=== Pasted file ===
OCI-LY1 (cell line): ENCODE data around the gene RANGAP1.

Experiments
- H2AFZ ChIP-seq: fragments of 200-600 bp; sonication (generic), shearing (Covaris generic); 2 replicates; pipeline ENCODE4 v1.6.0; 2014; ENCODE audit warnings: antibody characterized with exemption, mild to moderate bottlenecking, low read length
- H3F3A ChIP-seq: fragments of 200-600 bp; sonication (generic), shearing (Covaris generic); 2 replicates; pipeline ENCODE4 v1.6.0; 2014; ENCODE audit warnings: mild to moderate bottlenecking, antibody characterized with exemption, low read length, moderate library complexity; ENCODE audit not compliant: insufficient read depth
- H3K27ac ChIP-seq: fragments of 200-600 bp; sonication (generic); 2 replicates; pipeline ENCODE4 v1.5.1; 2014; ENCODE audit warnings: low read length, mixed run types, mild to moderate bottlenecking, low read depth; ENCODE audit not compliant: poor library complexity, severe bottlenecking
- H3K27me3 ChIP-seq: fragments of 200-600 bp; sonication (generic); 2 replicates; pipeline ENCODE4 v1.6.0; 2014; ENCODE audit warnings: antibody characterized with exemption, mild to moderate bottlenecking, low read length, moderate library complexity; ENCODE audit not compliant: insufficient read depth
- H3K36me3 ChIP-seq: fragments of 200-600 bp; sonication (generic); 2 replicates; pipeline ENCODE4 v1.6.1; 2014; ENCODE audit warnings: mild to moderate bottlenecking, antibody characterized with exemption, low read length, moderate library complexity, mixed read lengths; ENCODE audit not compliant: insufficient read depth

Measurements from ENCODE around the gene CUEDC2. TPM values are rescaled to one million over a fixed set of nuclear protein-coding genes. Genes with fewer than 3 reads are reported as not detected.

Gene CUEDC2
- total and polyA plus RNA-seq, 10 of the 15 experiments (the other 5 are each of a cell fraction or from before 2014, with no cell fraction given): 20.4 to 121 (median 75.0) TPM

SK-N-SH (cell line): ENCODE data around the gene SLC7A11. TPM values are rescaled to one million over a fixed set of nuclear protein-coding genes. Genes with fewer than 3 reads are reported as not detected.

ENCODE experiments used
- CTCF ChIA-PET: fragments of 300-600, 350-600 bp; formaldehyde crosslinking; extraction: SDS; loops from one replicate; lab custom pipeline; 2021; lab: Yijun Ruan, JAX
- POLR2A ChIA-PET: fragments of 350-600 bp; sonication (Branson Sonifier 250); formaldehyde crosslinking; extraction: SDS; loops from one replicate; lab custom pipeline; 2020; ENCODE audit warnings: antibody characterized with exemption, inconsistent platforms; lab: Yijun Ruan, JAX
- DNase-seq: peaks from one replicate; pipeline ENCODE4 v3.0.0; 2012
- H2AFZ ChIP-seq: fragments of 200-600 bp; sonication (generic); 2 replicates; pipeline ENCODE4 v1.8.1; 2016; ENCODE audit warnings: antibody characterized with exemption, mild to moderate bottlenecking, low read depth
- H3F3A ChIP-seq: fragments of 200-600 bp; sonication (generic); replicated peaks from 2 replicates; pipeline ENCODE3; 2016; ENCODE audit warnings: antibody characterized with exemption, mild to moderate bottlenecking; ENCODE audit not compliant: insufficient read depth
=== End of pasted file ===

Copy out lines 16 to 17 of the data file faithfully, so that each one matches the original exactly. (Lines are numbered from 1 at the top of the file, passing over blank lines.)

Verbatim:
- H2AFZ ChIP-seq: fragments of 200-600 bp; sonication (generic); 2 replicates; pipeline ENCODE4 v1.8.1; 2016; ENCODE audit warnings: antibody characterized with exemption, mild to moderate bottlenecking, low read depth
- H3F3A ChIP-seq: fragments of 200-600 bp; sonication (generic); replicated peaks from 2 replicates; pipeline ENCODE3; 2016; ENCODE audit warnings: antibody characterized with exemption, mild to moderate bottlenecking; ENCODE audit not compliant: insufficient read depth